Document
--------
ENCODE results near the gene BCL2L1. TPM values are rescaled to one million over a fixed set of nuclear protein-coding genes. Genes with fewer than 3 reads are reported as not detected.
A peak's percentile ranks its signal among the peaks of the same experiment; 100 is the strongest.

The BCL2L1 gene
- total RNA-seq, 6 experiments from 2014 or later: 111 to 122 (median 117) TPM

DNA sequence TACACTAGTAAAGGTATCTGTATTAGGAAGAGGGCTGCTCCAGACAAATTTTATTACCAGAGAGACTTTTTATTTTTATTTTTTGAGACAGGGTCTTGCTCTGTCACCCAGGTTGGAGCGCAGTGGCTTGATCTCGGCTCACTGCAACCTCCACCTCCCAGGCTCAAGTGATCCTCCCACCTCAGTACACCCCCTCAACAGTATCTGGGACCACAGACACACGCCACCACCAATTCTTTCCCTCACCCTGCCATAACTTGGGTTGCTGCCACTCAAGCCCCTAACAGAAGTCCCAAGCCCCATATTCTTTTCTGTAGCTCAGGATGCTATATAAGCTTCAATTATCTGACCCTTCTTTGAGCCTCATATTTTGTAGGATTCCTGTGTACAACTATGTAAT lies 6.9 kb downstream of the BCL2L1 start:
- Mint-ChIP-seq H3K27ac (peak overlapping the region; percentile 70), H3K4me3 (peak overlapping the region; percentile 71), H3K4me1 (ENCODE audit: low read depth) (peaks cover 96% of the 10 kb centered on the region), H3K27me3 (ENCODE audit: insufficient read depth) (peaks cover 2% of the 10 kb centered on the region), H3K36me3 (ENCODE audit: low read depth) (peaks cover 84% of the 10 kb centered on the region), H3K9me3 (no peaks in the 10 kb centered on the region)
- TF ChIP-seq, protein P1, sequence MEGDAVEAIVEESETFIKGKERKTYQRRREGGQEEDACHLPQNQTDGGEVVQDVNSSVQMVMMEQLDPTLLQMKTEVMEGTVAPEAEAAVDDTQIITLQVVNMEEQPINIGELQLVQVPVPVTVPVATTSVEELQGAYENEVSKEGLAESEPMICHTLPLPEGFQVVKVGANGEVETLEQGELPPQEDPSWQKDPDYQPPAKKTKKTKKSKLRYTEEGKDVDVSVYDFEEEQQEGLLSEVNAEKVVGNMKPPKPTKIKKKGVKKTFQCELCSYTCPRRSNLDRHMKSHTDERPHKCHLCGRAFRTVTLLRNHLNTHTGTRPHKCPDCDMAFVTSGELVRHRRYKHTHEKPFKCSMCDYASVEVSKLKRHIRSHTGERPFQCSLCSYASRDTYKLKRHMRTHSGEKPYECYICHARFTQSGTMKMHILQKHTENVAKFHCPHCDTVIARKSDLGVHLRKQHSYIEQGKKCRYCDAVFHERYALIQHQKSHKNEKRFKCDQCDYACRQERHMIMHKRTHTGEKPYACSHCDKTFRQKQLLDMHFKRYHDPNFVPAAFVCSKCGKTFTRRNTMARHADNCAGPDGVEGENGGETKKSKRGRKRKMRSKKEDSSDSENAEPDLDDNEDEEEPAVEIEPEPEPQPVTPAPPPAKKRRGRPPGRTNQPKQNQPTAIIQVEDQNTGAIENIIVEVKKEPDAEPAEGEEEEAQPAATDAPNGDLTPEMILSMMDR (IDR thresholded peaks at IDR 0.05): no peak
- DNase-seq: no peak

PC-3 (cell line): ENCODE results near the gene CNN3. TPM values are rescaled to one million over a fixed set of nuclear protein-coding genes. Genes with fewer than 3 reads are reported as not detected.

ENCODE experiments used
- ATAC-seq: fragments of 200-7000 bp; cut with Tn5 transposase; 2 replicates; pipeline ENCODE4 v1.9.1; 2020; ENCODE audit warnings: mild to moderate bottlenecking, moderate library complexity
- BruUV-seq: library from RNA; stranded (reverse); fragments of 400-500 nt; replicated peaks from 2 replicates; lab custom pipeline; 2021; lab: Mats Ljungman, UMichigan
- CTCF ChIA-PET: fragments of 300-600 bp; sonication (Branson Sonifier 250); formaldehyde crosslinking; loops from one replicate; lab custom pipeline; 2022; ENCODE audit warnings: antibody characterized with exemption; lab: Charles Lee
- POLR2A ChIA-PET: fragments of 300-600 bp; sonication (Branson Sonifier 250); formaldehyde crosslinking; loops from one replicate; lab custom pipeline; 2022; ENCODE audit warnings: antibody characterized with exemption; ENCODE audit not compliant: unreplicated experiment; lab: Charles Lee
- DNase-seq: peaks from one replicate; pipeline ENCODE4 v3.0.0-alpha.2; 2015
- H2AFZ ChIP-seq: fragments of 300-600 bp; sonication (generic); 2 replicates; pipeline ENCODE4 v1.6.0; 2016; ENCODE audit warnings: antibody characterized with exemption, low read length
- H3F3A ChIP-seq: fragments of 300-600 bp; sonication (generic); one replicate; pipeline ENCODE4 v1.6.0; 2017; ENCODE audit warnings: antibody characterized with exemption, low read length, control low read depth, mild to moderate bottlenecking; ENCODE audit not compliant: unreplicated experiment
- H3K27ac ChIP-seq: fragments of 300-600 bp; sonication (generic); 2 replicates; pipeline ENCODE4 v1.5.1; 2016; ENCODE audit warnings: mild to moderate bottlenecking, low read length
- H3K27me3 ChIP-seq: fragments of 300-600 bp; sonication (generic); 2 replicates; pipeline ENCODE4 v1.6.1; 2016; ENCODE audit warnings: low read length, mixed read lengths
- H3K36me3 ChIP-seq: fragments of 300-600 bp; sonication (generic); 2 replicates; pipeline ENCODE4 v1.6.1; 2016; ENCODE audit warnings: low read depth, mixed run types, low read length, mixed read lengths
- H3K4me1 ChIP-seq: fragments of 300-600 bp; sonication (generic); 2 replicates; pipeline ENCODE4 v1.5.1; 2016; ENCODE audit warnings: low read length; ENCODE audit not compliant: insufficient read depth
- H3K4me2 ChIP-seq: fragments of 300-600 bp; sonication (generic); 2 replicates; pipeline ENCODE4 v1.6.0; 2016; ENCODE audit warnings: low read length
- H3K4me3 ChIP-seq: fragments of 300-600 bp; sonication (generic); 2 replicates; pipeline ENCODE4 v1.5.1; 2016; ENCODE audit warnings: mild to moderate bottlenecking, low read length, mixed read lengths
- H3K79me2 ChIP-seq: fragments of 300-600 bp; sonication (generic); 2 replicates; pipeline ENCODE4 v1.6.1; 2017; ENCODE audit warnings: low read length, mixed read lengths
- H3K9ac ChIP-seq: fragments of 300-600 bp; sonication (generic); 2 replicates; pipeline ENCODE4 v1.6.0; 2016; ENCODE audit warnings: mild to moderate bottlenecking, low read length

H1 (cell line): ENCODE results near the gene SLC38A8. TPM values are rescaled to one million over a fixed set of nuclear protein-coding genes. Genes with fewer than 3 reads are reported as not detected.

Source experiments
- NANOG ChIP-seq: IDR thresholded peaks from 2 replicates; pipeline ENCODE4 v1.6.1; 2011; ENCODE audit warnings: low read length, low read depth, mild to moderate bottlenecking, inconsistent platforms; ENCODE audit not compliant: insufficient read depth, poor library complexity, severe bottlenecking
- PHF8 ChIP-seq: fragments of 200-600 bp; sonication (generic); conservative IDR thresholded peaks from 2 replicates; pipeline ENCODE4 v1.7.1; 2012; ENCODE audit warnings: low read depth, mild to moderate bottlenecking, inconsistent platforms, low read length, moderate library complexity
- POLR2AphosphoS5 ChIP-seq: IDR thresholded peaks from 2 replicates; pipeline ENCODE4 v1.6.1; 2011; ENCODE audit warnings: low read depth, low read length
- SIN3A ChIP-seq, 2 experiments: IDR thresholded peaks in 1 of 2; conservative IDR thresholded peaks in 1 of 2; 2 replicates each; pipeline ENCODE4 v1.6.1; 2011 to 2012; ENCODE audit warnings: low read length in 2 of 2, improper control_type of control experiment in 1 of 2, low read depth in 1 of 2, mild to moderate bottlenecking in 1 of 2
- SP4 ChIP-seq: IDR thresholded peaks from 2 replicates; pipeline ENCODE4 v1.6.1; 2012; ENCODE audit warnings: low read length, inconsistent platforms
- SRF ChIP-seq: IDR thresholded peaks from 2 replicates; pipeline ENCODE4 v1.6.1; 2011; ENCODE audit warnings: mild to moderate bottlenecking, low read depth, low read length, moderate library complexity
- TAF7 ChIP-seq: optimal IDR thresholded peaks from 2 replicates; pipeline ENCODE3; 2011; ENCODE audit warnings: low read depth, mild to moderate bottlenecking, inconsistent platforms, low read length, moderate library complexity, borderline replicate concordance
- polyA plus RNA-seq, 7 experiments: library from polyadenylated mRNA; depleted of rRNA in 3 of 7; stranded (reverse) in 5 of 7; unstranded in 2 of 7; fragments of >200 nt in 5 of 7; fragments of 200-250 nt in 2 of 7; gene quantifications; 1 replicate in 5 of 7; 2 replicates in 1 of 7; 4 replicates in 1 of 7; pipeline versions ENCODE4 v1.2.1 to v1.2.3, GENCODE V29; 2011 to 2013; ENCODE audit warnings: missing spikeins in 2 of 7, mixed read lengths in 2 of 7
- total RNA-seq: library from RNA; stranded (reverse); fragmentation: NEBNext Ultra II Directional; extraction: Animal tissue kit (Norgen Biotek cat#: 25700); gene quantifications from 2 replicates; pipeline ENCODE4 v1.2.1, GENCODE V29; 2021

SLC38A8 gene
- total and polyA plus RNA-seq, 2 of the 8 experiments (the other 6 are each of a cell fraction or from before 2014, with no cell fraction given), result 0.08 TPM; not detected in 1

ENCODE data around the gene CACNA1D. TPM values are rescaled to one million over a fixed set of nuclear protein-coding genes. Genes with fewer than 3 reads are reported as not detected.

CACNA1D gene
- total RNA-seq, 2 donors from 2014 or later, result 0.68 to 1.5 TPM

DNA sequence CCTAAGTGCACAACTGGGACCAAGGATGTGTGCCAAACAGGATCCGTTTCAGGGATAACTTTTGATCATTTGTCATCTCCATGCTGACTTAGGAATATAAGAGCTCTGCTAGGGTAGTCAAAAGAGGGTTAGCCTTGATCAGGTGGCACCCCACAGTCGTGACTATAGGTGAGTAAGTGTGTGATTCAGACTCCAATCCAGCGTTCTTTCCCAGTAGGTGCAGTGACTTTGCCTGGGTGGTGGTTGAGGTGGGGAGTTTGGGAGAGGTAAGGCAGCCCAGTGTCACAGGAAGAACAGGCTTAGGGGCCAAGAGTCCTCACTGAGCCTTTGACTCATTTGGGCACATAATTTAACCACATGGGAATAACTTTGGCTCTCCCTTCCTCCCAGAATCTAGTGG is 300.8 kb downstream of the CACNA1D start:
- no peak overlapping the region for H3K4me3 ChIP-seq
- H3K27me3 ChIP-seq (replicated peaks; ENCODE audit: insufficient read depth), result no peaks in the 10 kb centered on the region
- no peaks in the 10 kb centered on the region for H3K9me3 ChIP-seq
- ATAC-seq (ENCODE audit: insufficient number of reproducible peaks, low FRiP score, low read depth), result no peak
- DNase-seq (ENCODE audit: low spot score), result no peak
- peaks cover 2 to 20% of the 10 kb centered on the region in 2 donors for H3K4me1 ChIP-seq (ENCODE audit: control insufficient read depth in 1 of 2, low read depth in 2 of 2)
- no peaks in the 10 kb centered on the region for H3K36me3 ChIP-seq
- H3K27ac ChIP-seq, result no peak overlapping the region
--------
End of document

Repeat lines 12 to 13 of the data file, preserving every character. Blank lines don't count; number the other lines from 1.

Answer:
- BruUV-seq: library from RNA; stranded (reverse); fragments of 400-500 nt; replicated peaks from 2 replicates; lab custom pipeline; 2021; lab: Mats Ljungman, UMichigan
- CTCF ChIA-PET: fragments of 300-600 bp; sonication (Branson Sonifier 250); formaldehyde crosslinking; loops from one replicate; lab custom pipeline; 2022; ENCODE audit warnings: antibody characterized with exemption; lab: Charles Lee